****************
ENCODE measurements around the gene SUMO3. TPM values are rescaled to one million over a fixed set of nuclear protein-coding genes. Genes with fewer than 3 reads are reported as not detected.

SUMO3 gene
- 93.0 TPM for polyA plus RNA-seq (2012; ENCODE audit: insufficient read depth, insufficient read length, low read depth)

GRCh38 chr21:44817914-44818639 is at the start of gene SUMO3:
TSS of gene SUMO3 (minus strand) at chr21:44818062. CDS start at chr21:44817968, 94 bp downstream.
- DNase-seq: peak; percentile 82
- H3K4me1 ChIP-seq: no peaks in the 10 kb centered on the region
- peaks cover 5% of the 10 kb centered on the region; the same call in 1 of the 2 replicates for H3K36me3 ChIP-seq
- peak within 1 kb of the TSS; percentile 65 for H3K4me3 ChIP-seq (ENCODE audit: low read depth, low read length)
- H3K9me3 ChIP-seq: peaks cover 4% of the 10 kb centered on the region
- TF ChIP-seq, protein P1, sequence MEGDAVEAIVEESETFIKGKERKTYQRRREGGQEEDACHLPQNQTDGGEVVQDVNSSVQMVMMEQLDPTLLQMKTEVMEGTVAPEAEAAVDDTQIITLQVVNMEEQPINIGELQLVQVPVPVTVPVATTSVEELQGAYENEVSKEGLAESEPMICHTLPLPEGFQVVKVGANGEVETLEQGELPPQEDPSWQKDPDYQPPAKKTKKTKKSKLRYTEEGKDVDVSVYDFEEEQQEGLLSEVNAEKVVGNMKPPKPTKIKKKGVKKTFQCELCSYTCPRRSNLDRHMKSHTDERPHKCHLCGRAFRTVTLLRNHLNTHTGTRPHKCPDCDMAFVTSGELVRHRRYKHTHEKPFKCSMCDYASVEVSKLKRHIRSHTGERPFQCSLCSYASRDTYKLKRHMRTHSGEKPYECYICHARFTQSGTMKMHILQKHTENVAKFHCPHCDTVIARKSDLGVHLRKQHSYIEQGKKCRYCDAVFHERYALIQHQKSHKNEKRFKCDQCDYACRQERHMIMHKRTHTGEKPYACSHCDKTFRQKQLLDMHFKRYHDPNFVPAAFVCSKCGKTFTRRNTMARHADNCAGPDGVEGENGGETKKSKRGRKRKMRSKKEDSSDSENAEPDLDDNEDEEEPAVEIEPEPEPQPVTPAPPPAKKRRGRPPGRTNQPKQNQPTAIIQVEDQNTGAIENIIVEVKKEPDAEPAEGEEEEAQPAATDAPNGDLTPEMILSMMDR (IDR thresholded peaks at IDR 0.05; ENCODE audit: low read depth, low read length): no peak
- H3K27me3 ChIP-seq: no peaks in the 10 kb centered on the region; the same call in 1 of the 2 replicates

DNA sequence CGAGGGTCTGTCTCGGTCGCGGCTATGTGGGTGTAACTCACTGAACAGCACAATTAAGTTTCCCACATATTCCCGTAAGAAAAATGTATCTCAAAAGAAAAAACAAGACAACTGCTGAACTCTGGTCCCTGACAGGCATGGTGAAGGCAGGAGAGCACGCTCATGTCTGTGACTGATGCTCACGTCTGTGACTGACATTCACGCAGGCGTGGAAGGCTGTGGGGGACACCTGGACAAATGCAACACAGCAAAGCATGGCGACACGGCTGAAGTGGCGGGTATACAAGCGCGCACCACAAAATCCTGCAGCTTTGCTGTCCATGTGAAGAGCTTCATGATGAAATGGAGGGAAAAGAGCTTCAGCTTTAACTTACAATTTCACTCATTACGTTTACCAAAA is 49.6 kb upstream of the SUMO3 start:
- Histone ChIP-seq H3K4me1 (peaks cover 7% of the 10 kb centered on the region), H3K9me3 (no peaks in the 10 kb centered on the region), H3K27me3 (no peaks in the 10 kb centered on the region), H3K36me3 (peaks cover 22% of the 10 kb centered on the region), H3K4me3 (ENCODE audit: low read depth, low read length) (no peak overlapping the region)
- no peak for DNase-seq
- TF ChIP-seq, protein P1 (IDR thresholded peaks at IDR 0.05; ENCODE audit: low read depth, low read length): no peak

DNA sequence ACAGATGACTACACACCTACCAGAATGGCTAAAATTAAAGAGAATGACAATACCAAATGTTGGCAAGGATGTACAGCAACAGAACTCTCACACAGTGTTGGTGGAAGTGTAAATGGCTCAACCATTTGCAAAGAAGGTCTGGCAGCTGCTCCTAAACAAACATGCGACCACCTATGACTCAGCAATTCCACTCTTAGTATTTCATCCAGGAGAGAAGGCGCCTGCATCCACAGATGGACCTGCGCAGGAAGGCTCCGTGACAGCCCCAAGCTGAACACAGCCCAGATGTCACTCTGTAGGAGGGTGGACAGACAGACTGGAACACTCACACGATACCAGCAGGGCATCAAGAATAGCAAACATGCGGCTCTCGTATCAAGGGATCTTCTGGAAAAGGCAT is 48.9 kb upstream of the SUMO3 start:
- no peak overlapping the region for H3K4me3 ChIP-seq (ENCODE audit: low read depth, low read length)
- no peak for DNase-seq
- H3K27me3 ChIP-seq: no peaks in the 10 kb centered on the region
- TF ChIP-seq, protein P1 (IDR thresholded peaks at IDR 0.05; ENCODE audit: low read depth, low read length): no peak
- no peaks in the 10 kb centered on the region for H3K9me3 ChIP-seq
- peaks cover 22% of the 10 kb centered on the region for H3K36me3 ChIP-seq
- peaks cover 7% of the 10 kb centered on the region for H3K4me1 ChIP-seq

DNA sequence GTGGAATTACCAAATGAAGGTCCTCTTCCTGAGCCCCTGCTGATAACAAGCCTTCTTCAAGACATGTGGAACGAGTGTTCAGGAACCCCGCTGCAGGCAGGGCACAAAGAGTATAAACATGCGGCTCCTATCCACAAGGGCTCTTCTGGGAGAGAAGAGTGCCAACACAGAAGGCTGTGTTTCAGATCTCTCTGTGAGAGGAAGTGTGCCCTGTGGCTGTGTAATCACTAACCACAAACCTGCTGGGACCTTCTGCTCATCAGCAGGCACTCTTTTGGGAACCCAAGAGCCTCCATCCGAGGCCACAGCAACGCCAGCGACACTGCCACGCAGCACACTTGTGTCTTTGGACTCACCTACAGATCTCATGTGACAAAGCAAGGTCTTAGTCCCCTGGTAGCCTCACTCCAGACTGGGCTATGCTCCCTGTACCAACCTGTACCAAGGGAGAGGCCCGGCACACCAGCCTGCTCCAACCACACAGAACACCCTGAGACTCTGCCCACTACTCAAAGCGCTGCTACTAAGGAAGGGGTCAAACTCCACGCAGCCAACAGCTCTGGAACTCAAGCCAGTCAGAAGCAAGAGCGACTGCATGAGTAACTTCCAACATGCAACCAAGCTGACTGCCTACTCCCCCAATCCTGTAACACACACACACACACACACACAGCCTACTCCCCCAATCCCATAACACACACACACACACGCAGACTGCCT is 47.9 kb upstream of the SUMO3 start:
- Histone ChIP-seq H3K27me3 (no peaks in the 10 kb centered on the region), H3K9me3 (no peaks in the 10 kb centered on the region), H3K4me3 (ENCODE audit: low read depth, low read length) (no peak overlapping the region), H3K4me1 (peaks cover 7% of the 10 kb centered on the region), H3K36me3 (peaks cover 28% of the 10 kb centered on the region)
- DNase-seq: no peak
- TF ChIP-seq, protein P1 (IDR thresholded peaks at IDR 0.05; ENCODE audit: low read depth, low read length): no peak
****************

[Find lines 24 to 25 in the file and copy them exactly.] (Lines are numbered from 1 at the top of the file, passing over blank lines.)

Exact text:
- peaks cover 7% of the 10 kb centered on the region for H3K4me1 ChIP-seq

DNA sequence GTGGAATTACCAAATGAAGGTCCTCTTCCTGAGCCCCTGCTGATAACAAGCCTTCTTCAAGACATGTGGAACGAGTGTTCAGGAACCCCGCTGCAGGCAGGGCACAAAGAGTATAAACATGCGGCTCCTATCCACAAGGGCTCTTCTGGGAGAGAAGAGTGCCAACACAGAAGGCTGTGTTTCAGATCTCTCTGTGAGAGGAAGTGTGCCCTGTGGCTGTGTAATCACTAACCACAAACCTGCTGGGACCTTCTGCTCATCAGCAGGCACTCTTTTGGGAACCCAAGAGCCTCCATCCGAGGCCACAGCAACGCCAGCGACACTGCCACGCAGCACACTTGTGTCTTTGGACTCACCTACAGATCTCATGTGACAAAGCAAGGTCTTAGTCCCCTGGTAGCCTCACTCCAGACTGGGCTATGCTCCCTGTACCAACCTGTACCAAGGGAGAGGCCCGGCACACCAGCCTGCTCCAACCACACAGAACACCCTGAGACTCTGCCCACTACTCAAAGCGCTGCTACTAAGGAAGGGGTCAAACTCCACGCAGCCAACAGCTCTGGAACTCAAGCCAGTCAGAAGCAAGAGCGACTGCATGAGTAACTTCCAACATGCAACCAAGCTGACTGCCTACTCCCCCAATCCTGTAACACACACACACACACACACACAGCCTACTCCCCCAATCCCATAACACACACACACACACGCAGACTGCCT is 47.9 kb upstream of the SUMO3 start: